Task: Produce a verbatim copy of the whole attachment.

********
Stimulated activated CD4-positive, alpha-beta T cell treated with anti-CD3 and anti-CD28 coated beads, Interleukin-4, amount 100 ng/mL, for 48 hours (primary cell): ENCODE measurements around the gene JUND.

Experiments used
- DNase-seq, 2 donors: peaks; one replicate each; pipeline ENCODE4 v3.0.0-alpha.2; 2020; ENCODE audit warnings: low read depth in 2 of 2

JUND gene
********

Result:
Stimulated activated CD4-positive, alpha-beta T cell treated with anti-CD3 and anti-CD28 coated beads, Interleukin-4, amount 100 ng/mL, for 48 hours (primary cell): ENCODE measurements around the gene JUND.

Experiments used
- DNase-seq, 2 donors: peaks; one replicate each; pipeline ENCODE4 v3.0.0-alpha.2; 2020; ENCODE audit warnings: low read depth in 2 of 2

JUND gene